Youâ€™re sitting in the passenger seat of your momâ€™s car waiting for her to take you to your best friendâ€™s house. Youâ€™re fifteen and a half. This means you can get your driverâ€™s permit and soon you can get your driverâ€™s license, too. Your friend just turned sixteen and gotÂ her license, but her parents canâ€™t afford to buy her a car.Â Plus, they don’t want toÂ put her on their Auto Insurance and pay for her gas.
Everybody drives, right? Itâ€™s the next stepâ€¦ Or is it? You think to yourself, â€œI donâ€™t really need my driverâ€™s license. My school is five minutes away and all of my friends live nearby. My parents probably wonâ€™t even get me a car, and Iâ€™m pretty sure Car Insurance is really expensive. How would I afford to pay for gas?â€
So, you decide to wait.
Why Millennials & GenerationÂ Z Don’t Want to Drive
If you’re part of the millennial generation,Â that might have been your thought process a few years ago. And if you’re part of Generation Z, that might be your thought process now. Guess what? You’re not alone.Â Nowadays, the decision to wait to get a driverâ€™s license is becoming more and more common for teens. Sixteen-year-old drivers are becoming an anomaly. More people are waiting until they are eighteen, nineteen, or even in their twenties before taking a driverâ€™s test.
Shockingly, the percentage of high school seniors with a license fell from 85% in 1996 to 73% in 2010. The recession most likely decreased the number of teens obtaining their driverâ€™s licenses. This is because the cost of cars, gas, and Auto Insurance increased, along with the rise in teen unemployment. According to The Atlantic,Â 37% of teens felt that owning and maintaining a vehicle is just too expensive.
In fact, teens in families with higher incomes are much more likely to get their licenses than those in low-income families. Most likely, thoseÂ parents are able to afford purchasing a vehicle for their teens, adding them to their Auto Insurance costÂ and also providing gas money.
Teens Are Just Fine Without A Car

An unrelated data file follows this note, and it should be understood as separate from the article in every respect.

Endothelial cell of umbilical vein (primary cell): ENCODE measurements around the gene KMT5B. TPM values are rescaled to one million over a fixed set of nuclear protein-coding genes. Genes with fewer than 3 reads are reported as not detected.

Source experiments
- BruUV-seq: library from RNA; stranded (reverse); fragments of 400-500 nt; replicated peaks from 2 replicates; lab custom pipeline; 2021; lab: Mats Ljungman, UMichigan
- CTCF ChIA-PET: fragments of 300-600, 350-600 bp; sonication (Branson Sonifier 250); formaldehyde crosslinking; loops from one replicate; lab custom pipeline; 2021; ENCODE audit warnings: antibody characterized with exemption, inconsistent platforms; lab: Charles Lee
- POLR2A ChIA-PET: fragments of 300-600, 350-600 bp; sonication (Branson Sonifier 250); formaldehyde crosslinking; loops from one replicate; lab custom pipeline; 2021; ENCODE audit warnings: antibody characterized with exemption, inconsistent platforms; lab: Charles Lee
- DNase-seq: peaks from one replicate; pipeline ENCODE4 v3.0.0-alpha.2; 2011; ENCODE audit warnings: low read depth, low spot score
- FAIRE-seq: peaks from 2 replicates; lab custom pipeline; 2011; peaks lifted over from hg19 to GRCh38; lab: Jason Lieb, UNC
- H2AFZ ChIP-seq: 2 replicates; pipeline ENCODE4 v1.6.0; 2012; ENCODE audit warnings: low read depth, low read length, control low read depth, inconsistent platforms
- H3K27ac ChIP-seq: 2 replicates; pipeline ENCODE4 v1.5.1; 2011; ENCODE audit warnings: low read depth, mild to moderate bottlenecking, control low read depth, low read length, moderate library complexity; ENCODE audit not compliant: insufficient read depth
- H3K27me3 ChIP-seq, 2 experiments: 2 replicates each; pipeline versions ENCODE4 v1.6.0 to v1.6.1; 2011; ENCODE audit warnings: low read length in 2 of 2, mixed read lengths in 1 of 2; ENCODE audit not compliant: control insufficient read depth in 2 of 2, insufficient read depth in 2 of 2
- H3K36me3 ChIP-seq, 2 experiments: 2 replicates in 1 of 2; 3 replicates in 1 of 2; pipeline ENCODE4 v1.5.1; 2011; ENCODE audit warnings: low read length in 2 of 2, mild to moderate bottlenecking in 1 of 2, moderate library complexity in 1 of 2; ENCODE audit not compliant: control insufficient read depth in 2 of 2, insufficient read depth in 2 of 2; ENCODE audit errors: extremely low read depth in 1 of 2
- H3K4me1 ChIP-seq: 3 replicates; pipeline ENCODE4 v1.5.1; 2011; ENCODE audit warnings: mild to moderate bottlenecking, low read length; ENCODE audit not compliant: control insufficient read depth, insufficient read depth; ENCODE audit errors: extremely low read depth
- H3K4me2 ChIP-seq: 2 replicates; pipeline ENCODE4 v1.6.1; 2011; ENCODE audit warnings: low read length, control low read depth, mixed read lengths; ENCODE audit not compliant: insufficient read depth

With the high costs and responsibility that comes with driving a car, millennials and GenerationÂ ZÂ simply have a different mindset about driving. AboutÂ 31% of teens prefer to rely on their parents to drive them to school, to practice and to hang out with their friends. And parents donâ€™t mind driving their teens aroundÂ because it means their sixteen-year-old’s arenâ€™t driving on dangerous highways with little experience. Even with all the advanced car safetyÂ features in the world, parents will always worry about their teens on the road. Plus, the longer your teen waits to drive,Â the longer you get to wait to avoidÂ a spike in your Car Insurance premium.
In many ways, this new generation of teens thinks differently. Getting into college and keeping up with social media are higher priorities than getting a driverâ€™s license. Not to mention keeping up with the latest Netflix shows and movies. As many as 37% of teens say they are too busy and donâ€™t have the time to get a driverâ€™s license. Instead of stressing out about paying for a car, gas, Auto Insurance and college parking passes, teens are increasingly relying on other transportationÂ like Uber and Lyft. Millennials and Generation Z will continue toÂ change social norms, particularly around driving.
Get Affordable Car Insurance
If your teen driver does actually want to get their driver’s license, it’s true that putting them on your Car Insurance can be pricey. However, our Insurance Specialists are here to help you find the best coverage for the best price. Call AIS today at (855) 919-4247 for a free quote and to see if you’re eligible for a discount.
The information in this article is obtained from various sources. This content is offered for educational purposes only and does not represent contractual agreements. The definitions, terms and coverage in a given policy may be different than those suggested here. Such policy will be governed by the language contained therein. No warranty or appropriateness for a specific purpose is expressed or implied.